Please also provide information about what you have stated in your last post above, as this is also a bit... contrary to what I have learned.
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Some info I've found helpful; [COLOR=Lime][B]www.horseforum.com/horse-health/hoof-lameness-info-horse-owners-89836/
For taking critique pics; [COLOR=Lime][B]https://www.horseforum.com/members/41...res-128437.jpg

Last edited by loosie; 06-10-2019 at 05:35 AM.
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post #74 of 109 Old 06-10-2019, 10:22 AM
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I first learned of the wider hoof rings at the heel caused by more rapid growth at the heel around 4 years ago from a post by Patty Stiller, an E.L.P.O. farrier of outstanding and unusual experience, knowledge, and education.


Since then, the same information has been encountered in countless places.


More recently was in a video by Gene Ovnicek demonstrating the application of the EDSS Steward Clog where he mentions how much more heel he has been removing than at the toe due to compromised circulation.



And also in The Essential Hoof Book. Page 51 posted above shows a foot with wider growth rings at the heels.


A one sentence quote from the very next page, "A more insidious issue that may very well be at the heart of many cases of chronic weak walls is compromised circulation within the foot."



I have never ever read any challenge to what appears to be these established facts. If anyone knows of any, pleas provide.


https://www.youtube.com/watch?time_c...&v=CYS0fERpCXA

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Last edited by Hondo; 06-10-2019 at 10:27 AM.
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post #75 of 109 Old 06-10-2019, 12:41 PM
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Page 193 of THE BOOK shows two venograms, one of a healthy foot and one with acute laminitis where the coffin has pulled away from the hoof capsule which of course happens with severely out of balance feet.


The two images show how drastically the blood flow is reduced by rotation or sinking.

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post #76 of 109 Old 06-10-2019, 01:44 PM
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Quote:
Originally Posted by UpNorthEq View Post
Ok so I made an album. As it is A lot of pictures to post here. Unfortuneatly they are in a mumbled jumbled order. But they are labeled so hopefully people can figure them out. Again not interested in hearing "get a new farrier" tell me what I need to tell my farrier to fix/correct in their work so I can counter that and give them the chance to improve.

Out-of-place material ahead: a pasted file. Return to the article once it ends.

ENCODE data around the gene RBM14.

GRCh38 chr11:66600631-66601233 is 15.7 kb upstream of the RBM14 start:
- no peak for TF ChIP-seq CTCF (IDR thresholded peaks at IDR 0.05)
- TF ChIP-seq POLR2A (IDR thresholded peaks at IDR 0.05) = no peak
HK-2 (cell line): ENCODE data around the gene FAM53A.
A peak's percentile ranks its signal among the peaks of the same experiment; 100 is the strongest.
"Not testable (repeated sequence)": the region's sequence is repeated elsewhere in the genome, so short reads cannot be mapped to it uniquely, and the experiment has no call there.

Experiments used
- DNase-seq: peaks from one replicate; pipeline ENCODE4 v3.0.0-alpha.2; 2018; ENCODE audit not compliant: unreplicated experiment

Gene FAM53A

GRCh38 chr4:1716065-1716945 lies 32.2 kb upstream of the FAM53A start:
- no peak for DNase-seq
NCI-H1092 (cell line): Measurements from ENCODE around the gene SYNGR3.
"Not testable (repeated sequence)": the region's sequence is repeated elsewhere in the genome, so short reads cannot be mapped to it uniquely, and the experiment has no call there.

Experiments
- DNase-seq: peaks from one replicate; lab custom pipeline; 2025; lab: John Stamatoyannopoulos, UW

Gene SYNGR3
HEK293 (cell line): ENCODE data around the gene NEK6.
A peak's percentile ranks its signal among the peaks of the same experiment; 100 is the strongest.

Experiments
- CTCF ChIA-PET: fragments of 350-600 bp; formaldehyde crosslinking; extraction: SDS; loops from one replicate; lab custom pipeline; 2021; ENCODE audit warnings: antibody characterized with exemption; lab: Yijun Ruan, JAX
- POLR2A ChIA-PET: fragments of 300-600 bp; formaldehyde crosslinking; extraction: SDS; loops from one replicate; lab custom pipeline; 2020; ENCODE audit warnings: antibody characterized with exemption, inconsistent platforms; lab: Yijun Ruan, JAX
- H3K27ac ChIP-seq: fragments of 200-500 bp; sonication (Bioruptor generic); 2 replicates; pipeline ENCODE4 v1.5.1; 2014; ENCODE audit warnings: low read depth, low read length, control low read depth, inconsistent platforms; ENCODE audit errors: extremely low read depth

Nice lookin' horse OP! (coming from a fellow barrel racer)


I'm sorry you are having such problems with farriers in your area, because man your poor horse's feet are a mess. That may very well be why she is always pulling shoes is because her poor feet are so terribly imbalanced. Heck, I've got a GOOD farrier and two of mine have gone through bouts of pulling shoes. My horse Dexter just got put in 2 degree wedge pads with his front shoes to help alleviate some pain from navicular changes. We've been back TWICE since having them put on 4 weeks ago, because he pulled the left one off last week and the right one off just on Friday. (both in the pasture, not while riding) Red also went through a period for about a year where he was pulling or bending shoes about once a week ... until I figured out his stifle and hock were sore. Got those better and then the shoe pulling stopped.


Obviously your horse's feet need to be better but I also want to ask if you ever have taken her in for a lameness exam? Sometimes when they are compensating for something, it makes them "scramble" more than they would and more likely to catch a shoe.


Of course, be prepared for your farrier to not listen to you and do what he always does anyway. Honestly, if you have to tell him how to do his job right, he probably doesn't care in the first place.....